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2015 MLB Draft – Abbreviated College Shortstop Ranking Sneak Peek

Here’s an unusually short post that would probably be best served via a tweet or three if I had the time management skills to maintain an active Twitter account and actually write worthwhile-ish longer stuff, an arguably not so difficult task that so many actual writers are able to do with seemingly relative ease. I’m not as good a multi-tasker as those guys apparently, which probably explains (in part) why they are where they are and why I’m quietly cranking out material in my teeny tiny little corner of the internet.

(I wrote that “introduction” before I started writing the body of the post found below. I should have known that this thing would go longer than a “tweet or three,” but I’m just that dense. This is why I’m not cut out for Twitter…)

College Shortstop Rankings for the 2015 MLB Draft (April 28, 2015) 

  1. LSU SS/2B Alex Bregman
  2. Vanderbilt SS Dansby Swanson
  3. Louisiana SS Blake Trahan
  4. Florida SS/CF Richie Martin
  5. San Diego SS Kyle Holder
  6. Arizona SS Kevin Newman
  7. Virginia SS Daniel Pinero
  8. Kennesaw State SS Kal Simmons

I don’t know what it would take to knock Bregman off the top spot, but something pretty drastic would have to go down to get me to consider anybody but him. I’ll take it a step further and throw out there that I’m not unconvinced he’s the top overall prospect in this year’s draft. In fact, the entire impetus of this piece was to get that Bregman take out there for public consumption. Also, finally, I’m now one of the Bregman converts who believes he can make it work, at least long enough to make it worth his drafting team’s while, at shortstop in pro ball. Feels good to escape the dark side for a change.

Of course, this being the year of the college shortstop, it should be no shock that I can both love Bregman and realize that Swanson isn’t too far off his trail. What might surprise is that I think Trahan isn’t too far behind after that. There’s a bit of a gap after those three, so I reserve the right to shuffle those names hourly between now and June. Martin’s athleticism, defensive tools, and offensive approach have been buried a bit due to playing in the SEC shadow of both Bregman and Swanson, but he’s really, really good. Either Martin or Holder could make an honest claim to the third best college shortstop in this class right now, so big finishes to the season could easily put them in the mid- to late-first round mix.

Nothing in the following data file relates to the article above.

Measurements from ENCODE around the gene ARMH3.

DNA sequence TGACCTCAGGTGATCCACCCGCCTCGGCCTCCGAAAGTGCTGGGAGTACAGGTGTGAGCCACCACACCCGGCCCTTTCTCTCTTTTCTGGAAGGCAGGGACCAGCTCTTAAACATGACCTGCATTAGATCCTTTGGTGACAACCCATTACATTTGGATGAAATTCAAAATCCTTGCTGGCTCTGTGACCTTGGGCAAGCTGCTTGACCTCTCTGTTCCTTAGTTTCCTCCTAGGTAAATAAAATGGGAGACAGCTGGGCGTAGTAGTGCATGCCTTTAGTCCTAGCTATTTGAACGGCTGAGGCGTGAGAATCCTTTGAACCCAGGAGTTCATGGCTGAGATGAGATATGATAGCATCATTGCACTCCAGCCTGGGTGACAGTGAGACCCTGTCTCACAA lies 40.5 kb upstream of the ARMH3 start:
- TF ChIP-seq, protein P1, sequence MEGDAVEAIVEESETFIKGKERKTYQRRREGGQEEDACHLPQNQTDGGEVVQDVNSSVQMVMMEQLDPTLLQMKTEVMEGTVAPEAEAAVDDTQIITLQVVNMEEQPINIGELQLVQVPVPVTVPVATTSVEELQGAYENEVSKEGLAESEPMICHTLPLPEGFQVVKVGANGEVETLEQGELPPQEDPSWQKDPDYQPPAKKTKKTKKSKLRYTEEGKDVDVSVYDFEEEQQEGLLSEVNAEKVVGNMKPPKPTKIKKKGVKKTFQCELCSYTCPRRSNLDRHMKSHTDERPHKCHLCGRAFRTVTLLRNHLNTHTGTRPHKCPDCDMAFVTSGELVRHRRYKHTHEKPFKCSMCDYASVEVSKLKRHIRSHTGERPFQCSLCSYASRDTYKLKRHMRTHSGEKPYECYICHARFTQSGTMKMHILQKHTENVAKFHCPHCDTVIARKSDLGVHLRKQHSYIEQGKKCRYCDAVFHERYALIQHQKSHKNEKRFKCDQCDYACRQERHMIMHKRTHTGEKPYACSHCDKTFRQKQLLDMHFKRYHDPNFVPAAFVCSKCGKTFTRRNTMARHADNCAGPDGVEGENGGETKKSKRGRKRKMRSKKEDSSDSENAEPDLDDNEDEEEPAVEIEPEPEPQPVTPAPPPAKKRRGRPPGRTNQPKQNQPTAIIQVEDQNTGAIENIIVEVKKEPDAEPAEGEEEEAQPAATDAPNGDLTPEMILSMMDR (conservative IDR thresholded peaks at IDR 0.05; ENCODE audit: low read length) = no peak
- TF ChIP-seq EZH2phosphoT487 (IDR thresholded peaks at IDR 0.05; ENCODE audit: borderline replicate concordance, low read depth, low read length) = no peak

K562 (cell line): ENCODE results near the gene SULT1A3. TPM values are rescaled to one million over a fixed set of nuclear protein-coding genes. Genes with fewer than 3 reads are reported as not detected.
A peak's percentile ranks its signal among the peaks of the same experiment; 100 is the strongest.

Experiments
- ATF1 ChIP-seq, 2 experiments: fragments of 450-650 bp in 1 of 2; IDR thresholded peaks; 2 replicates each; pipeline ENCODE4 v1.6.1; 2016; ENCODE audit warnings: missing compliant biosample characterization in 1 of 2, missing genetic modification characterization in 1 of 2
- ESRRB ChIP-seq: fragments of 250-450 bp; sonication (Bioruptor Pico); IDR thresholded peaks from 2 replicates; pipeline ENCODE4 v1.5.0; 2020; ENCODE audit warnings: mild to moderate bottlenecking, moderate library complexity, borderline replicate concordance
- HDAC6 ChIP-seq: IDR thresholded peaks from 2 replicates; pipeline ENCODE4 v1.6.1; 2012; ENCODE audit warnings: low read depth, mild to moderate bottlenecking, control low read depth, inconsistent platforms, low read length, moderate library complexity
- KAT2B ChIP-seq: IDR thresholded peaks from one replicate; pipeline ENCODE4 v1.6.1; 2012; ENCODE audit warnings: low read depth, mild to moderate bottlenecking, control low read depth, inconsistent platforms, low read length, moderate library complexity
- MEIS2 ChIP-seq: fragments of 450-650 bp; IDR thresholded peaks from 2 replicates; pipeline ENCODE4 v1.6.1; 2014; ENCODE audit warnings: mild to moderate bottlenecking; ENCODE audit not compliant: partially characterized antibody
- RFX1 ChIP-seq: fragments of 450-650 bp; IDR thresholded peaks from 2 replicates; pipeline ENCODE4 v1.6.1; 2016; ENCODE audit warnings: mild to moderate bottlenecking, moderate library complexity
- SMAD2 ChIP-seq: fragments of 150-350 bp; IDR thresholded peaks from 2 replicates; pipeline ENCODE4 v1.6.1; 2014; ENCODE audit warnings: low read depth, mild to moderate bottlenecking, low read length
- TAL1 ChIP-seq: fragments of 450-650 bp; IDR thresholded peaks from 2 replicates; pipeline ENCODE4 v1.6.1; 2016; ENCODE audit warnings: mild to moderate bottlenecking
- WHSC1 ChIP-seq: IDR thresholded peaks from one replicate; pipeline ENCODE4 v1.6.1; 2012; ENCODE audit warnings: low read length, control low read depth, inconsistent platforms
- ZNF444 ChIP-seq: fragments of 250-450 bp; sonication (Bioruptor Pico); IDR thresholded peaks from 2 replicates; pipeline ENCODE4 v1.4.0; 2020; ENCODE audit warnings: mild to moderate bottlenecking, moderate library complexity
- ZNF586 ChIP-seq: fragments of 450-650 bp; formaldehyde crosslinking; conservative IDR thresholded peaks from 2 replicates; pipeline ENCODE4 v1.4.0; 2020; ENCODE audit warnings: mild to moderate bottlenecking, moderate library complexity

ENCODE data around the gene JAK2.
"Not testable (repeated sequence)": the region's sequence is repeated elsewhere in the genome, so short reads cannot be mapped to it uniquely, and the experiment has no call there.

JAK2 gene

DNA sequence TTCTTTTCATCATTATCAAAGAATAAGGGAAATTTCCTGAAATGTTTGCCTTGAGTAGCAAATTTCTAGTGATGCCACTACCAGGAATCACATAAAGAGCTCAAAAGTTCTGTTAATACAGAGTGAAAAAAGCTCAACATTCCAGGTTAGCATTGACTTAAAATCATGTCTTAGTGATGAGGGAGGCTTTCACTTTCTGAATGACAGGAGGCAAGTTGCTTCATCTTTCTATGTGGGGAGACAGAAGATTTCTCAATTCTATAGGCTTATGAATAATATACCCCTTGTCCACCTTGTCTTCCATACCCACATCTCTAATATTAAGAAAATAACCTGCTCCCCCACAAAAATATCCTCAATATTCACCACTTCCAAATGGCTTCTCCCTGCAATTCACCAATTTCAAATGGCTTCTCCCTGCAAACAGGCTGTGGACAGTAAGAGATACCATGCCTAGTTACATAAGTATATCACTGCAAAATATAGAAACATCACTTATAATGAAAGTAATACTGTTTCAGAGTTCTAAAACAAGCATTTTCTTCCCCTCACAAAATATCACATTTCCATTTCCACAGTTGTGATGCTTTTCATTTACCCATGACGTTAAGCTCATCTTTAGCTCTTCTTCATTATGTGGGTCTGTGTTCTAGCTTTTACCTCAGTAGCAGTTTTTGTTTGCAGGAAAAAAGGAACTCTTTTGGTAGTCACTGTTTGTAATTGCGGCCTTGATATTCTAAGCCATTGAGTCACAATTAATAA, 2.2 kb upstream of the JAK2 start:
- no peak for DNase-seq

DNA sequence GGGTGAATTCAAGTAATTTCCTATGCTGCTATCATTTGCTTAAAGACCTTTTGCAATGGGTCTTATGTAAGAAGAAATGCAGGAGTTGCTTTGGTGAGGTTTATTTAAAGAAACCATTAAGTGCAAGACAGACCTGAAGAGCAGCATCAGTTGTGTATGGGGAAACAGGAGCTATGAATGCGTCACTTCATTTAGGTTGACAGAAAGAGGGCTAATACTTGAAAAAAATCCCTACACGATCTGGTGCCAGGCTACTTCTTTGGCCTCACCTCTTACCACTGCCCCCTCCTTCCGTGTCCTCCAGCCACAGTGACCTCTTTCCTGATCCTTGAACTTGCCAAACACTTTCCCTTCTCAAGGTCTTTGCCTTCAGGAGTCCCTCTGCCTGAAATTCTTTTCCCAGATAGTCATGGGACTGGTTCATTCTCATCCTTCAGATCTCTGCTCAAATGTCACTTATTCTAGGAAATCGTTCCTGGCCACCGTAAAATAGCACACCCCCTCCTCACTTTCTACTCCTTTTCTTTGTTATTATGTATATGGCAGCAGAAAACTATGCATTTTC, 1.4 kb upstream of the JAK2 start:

I’ve talked at length about Newman in the comments section, but he’s worth discussing briefly here once again. In short, as many members of the national media have begun talking him up as a potential top ten (or two) player in this class, I’ve actually cooled on him, due largely to concerns about his long-term defensive future. In much the same way that I feel as though pre-injury Nate Kirby got a bum rap due to a below-average start (iffy velo, too many sliders, below-average command) with a lot of national prospect writing heat in the house (what a silly thing to actually type out), Newman seems to have gotten a sizable bump because of a good couple of games in front of some influential media members. I could be entirely wrong here (maybe these ranking changes were made with more behind the scenes intel than publicly divulged to this point) and I acknowledge that moving players up and down the board based on new information is an essential part of the process at this stage of the game. We’ll see. For now, I’ll say that I’d be pretty stunned if Newman is actually a top ten (or two) pick in this draft, barring some underslot pre-draft agreement shenanigans. More to the point, since draft position is secondary to actual on-field future professional performance, I’d be even more surprised if Newman had a career that would place him in the top ten (or two) of the signed members of the 2015 MLB Draft. Again, we’ll see.